I have a massage therapist friend/coworker/client/cheerleader .. did I mention friend?.. who used to have a five-minute radio spot on a local station called "Massage Moment". (Since I first wrote this post, that radio show has since moved to the Internet, and some of my friend's spots can be found here...)
Before I knew him very well - and was therefore still carrying a few pre-conceived notions about him - I was a little startled to hear, after listening to his show for the first time, that he ended his spots with the Biblical reminder, "... you are fearfully and wonderfully made."
Given my complicated relationship with Christianity and, well, Christians, I attached some more assumptions to my friend concerning his belief system. I also tended to bristle when the word 'fear' came up in any spiritual context, like it really doesn't belong there, and it seemed to be in direct opposition to love. Plus, I just didn't get how we could be 'fearfully made'. Seemed like another screw-up in the translation somewhere.
Not to mention the 'intelligent design' implications, about which I had my own ideas.
Many months later, my friend became the occasional and compassionate witness to my life drama playing out, which I tended to allow the grieving of in the quiet of my shiatsu office. He was a willing and supportive ear. And after a few times of sadly watching me beat myself up, he handed me a scrap of paper on which he had scrawled 'Psalm 139:13-14'.
I should have known that I would open to this passage:
"For You created my inmost being; You knit me together in my mother's womb. I praise you because I am fearfully and wonderfully made."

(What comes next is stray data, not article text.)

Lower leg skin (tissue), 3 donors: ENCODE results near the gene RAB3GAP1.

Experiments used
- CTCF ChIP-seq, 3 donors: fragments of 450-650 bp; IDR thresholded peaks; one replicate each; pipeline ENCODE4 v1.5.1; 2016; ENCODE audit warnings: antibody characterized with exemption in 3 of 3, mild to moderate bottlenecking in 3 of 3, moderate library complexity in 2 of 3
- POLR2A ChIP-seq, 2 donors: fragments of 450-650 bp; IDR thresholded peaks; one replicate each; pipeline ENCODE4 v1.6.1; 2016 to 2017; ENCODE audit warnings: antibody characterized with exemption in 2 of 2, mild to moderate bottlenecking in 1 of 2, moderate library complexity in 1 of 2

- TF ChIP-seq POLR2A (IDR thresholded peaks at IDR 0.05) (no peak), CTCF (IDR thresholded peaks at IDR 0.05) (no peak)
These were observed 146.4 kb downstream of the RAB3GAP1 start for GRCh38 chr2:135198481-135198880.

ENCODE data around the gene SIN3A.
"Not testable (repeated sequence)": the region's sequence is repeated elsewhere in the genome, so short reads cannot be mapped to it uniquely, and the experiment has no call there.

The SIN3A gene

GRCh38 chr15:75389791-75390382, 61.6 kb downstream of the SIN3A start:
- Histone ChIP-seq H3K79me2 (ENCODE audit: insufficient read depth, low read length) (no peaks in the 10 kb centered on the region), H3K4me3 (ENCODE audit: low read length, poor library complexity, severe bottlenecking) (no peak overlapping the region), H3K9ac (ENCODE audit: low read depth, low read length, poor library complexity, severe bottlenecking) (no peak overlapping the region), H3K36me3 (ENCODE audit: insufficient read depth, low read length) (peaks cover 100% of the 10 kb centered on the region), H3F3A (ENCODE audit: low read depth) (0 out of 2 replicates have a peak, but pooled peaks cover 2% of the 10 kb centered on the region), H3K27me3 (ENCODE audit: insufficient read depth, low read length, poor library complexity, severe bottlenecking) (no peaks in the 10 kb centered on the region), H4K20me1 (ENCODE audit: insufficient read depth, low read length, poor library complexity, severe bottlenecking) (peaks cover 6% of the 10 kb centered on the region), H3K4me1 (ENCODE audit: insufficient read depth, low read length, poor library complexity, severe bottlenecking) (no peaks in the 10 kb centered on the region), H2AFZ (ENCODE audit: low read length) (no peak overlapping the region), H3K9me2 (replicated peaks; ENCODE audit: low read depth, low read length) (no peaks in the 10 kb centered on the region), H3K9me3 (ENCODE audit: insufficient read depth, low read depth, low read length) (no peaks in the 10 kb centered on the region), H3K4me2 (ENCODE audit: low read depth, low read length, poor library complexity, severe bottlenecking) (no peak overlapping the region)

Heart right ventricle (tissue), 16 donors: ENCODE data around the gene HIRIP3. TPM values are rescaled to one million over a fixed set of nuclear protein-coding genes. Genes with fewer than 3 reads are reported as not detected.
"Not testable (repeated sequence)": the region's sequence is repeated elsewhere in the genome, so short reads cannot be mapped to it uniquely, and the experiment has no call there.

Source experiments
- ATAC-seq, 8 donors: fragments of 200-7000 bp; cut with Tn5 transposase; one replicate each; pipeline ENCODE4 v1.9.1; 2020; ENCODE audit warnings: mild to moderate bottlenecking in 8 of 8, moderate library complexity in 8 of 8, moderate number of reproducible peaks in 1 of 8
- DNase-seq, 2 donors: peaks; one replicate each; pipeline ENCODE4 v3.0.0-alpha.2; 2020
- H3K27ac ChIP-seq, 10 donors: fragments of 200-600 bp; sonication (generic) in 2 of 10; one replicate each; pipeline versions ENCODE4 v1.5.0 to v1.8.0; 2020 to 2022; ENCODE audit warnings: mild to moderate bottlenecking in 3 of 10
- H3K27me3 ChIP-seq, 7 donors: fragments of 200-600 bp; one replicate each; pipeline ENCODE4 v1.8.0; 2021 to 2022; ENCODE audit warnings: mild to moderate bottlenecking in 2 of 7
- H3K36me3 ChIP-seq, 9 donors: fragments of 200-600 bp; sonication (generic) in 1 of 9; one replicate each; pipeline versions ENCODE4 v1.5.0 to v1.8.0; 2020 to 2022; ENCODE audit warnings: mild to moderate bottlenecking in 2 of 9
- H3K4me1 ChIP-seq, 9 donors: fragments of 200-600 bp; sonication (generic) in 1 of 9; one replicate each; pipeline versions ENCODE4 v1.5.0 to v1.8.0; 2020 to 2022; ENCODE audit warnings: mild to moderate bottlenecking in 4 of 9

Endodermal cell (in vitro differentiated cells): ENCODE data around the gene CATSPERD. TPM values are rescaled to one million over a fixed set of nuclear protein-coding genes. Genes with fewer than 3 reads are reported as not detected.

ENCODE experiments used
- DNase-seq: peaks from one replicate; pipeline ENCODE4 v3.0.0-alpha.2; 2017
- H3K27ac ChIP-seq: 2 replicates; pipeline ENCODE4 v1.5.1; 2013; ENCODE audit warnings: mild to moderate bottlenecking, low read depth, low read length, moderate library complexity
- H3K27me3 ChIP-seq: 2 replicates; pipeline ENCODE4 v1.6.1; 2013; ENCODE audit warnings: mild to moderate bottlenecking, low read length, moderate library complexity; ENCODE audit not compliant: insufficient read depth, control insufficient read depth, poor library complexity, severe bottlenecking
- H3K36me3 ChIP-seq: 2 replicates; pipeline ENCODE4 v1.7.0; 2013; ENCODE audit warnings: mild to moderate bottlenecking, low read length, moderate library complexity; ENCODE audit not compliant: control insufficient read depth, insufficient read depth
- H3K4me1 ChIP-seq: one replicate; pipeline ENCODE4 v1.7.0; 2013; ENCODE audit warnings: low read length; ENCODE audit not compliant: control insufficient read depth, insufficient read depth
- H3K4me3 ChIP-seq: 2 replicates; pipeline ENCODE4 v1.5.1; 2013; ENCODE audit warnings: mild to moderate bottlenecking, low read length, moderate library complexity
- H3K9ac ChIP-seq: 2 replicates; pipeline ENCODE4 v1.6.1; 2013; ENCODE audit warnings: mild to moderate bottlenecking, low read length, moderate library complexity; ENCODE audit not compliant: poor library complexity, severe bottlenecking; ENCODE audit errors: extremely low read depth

A few days later, he asked me if I read the passage, and if so, what did I think it meant.
I told him I appreciated the 'wonderfully' part, but the 'fearfully' part was stumping me a little. He went on to give me his interpretation. Something along the lines of an artist, like a potter, say, working on a very precious and unique creation... with all the attentiveness and care, respect and reverence due to this piece of work. And if God/the Divine/Source etc. is the artist, putting this much love and devotion into his/her creation, who are we to belittle ourselves or let anyone else treat us less than the magnificent beings that we truly are?
Ah. I get this. And I cried a little.
It's a stretch sometimes, and it comes back to that self-love thing. We believe we know ourselves well enough, better than anyone, actually, to see how ugly and unlovable we really are. We know who we are behind closed doors, in the dark and hidden places of our souls. We sure don't love those places ... how could anyone else?
From that limited perspective, it's hard to internalize the observations of our goodness even from those closest to us, whom we most trust. How could they possibly know?
To find a way to tap into the broader perspective about our Being.. whether you have a spiritual bent or not ... to trust that we are much more than our limited self-definitions, full of holes and skewed misconceptions; to see that even beyond our darkness and well-concealed secrets, there is a deeper and truer Self... one that is perfect and worthy and not only loveable, but love itself....
Perhaps this is the beginning of self-love. Determining what/whose perspective we trust.